The SEC's Division of Corporation Finance issued both a "Framework for 'Investment Contract' Analysis of Digital Assets" and a no-action letter relating to a blockchain-based consumptive token on April 3, 2019. The Framework is intended to be a plain English description of how the SEC staff applies the so-called Howey test to determine if a digital asset is a security under the federal securities laws. It also adddresses the concept of mutability of a digital asset whereby a digital asset initially issued as a security later converts to a digital asset that is not a security because of the digital asset's use on a fully-functional platform, among other things.
The Division also issued a no-action letter to an air charter services company, TurnKey Jet, Inc. The no-action letter permits TurnKey to issue a consumptive/utility token, subject to the criteria set out in the letter.
AirFox has taken the next step on the Path to Compliance laid out in its settlement with the SEC last year over allegations relating to the company's 2017 ICO.
A California federal district court has reversed its own order denying a preliminary injunction against a token issuer and its founder in an action arising from the offer and sale of alleged security tokens. In a November 2018 order on the Securities Exchange Commission’s motion for a preliminary injunction, the court held that the SEC had failed to establish that the tokens were securities under the Howey test in what was seen as a setback to the agency’s claim of jurisdiction over initial coin offerings under the securities laws. In last Thursday’s ruling, however, the court agreed with the SEC’s alternative theory that the defendants had engaged in the offer of securities in violation of Section 17(a) of the Securities Act because of false statements in the Defendant’s promotional material. Accordingly, the court granted the SEC’s motion for reconsideration, in part, and entered a preliminary injunction.
A federal district court in New York granted Coinbase's motion to compel arbitration by applying Second Circuit precedents from cases involving Amazon and Uber.
On January 2, 2019, the Texas Department of Banking issued revised guidance on the application of the Texas Money Services Act to virtual currency transactions. Updating the Department’s 2014 guidance, the revised guidance offers new perspectives on the application of Texas law and regulations to certain stablecoins and Bitcoin ATMs.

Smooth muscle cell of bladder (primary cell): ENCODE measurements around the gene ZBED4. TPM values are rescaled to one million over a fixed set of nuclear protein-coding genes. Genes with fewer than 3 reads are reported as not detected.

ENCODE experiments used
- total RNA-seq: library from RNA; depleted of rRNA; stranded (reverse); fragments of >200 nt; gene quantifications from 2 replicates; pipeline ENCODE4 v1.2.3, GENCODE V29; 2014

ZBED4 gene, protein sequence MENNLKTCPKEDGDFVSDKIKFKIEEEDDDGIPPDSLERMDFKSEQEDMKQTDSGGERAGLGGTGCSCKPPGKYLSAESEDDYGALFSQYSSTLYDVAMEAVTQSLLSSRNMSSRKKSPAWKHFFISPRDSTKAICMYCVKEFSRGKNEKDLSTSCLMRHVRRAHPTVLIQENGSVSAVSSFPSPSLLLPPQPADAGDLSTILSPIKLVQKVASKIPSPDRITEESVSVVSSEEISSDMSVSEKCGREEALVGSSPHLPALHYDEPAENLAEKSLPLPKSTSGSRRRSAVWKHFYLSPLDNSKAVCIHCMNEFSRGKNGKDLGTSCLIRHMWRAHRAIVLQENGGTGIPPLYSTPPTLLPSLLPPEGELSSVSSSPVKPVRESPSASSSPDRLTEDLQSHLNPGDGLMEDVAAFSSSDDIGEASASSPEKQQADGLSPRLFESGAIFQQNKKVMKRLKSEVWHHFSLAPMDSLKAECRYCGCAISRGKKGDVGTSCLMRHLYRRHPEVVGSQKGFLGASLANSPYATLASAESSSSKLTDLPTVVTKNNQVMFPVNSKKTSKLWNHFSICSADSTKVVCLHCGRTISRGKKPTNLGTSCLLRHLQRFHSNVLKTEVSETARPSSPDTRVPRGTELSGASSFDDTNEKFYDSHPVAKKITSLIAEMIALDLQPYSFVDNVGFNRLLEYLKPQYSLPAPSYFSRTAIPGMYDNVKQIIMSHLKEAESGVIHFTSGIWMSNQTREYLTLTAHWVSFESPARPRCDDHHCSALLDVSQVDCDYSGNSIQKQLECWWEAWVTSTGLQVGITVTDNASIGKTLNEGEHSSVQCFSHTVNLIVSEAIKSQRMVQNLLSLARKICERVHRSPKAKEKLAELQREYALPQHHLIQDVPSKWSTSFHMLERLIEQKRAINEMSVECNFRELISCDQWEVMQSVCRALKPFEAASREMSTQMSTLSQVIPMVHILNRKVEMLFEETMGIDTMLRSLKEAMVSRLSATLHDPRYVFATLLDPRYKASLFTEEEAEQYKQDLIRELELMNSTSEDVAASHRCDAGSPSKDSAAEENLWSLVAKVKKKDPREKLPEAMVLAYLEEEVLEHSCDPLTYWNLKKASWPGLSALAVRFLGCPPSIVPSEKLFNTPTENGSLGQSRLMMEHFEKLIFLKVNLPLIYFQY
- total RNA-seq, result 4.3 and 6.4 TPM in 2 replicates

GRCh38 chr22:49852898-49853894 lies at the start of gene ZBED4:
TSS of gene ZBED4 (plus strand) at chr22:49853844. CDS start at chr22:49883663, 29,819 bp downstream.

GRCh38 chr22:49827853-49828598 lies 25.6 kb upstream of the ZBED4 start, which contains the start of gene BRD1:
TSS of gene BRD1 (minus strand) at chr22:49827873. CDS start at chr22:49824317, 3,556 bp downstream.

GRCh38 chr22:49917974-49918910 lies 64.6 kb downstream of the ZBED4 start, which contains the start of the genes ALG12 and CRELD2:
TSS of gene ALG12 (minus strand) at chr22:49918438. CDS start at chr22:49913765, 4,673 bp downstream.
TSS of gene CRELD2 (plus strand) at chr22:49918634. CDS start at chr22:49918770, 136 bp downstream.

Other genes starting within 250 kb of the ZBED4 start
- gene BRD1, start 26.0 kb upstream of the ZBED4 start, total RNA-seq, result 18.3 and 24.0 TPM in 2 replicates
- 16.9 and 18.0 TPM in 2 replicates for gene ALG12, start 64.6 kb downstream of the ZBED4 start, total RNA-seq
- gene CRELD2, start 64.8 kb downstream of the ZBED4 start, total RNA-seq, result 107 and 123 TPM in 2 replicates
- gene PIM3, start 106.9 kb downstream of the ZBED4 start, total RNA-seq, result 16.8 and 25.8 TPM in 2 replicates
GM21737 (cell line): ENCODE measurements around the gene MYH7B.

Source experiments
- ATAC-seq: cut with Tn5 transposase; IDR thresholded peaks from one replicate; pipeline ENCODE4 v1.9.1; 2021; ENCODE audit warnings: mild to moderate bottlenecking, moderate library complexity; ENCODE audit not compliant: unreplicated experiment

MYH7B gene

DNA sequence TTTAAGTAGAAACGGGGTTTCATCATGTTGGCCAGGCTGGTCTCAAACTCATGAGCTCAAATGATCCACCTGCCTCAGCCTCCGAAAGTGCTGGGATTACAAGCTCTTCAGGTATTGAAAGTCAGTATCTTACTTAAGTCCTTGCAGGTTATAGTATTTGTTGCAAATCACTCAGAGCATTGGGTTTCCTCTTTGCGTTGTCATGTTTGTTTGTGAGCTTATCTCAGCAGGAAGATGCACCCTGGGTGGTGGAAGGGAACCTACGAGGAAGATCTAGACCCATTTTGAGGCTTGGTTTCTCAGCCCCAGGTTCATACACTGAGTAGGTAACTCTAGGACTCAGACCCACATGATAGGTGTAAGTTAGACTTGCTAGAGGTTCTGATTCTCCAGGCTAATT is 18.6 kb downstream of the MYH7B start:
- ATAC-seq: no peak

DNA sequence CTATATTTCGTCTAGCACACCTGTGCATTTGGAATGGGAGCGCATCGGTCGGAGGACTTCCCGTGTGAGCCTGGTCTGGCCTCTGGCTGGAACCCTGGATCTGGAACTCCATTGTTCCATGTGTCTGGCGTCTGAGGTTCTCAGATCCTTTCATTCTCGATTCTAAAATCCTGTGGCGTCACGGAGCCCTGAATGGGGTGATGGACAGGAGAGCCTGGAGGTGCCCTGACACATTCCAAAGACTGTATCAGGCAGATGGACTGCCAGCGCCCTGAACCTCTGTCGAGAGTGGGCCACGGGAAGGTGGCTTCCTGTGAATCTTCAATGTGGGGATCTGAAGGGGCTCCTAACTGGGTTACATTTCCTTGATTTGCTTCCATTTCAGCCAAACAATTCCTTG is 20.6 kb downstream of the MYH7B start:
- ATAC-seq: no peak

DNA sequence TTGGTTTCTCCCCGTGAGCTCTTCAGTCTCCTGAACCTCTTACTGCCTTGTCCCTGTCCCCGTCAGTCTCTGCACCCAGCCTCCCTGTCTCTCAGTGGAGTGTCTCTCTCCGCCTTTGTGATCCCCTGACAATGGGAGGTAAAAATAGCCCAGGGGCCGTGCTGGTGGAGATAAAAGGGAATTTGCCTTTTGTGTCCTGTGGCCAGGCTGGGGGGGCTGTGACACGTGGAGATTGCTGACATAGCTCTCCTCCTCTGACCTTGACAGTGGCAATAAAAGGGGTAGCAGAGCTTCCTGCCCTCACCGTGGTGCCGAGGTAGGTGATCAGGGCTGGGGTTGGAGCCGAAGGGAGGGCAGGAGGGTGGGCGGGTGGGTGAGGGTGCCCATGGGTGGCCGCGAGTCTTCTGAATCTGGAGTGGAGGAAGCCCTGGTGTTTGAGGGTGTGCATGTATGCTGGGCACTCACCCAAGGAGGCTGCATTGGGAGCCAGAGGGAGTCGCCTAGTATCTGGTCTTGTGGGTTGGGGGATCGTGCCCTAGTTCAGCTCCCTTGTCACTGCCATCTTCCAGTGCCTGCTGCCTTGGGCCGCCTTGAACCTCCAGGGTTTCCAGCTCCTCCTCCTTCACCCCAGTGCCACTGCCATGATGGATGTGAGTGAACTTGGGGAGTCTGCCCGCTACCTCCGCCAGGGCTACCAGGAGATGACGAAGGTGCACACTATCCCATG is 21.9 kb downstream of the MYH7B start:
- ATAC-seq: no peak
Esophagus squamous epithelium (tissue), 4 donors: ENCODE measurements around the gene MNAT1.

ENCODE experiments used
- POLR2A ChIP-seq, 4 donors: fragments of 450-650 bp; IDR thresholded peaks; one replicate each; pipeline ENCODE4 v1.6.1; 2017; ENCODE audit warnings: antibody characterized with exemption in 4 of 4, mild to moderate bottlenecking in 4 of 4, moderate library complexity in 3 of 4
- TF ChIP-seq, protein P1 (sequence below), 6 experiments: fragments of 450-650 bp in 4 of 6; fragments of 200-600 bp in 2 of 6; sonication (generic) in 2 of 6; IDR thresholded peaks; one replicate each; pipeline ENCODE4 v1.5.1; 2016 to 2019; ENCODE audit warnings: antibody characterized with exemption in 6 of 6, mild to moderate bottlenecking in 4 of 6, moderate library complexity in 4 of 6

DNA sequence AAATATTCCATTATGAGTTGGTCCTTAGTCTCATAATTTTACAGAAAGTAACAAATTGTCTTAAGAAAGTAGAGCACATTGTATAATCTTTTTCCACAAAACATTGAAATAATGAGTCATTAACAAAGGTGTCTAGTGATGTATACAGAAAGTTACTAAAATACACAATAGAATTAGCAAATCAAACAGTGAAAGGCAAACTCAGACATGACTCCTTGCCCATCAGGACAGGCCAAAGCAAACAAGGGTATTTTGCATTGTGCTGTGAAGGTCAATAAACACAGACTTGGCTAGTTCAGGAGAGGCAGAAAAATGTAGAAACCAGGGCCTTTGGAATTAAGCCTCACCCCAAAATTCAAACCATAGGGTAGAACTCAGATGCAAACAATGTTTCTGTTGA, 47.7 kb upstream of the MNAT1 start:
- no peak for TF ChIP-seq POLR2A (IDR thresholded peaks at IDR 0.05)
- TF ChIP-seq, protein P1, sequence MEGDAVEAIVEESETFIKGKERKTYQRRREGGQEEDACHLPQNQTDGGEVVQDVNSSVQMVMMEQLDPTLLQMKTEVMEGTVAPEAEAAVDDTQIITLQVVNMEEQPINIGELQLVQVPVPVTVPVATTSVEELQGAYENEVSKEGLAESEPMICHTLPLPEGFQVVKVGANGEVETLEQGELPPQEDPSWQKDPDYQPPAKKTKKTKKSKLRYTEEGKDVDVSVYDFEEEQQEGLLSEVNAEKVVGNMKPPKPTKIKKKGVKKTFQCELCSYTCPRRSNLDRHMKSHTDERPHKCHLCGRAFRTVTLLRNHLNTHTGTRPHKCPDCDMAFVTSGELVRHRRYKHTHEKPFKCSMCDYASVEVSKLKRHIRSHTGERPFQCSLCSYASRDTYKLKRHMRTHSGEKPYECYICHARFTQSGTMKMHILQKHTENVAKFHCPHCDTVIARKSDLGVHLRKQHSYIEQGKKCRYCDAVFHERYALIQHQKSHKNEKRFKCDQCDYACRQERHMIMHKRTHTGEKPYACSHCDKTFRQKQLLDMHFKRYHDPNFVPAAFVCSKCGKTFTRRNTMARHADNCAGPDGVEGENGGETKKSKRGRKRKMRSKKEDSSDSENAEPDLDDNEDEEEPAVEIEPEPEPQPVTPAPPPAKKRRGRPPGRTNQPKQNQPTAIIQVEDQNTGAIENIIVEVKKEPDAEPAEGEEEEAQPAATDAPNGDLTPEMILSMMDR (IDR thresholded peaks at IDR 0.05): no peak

A federal court sitting in New York and applying that state’s long-arm statute lacked personal jurisdiction over a U.S. company not based in New York. Accordingly, the court dismissed a breach of contract lawsuit brought against the company by an overseas consultant retained to assist with the company’s initial coin offering. See ICO Servs., Ltd. v. Coinme, Inc., No. 18-cv-4276, 2018 WL 6605854 (S.D.N.Y. Dec. 17, 2018) (Schofield, J.). The court held that the one-shot consulting agreement was not the type of on-going relationship courts consider in evaluating personal jurisdiction; and the alleged existence of New York-based customers, investors, and business activity had no alleged connection to the underlying dispute. Coinme illustrates – in the context of an ICO – contract-related activity that will and will not support personal jurisdiction in federal court.
A purchaser of tokens in an initial coin offering adequately alleged that the tokens are securities, a district court judge has held. See Solis v. Latium Network, Inc., No. 18-10255 (SDW) (D.N.J. Dec. 10, 2018). Accordingly, the court denied a motion to dismiss a putative class action alleging that a blockchain-based company and its co-founders violated Sections 12 and 15 of the Securities Act of 1933. The decision breaks no new ground, but adds to a growing body of district court decisions rejecting, at the pleading stage, the argument that tokens are not “securities” subject to the federal securities laws. The issue has not been addressed by a federal court of appeals or definitive guidance from U.S. regulators.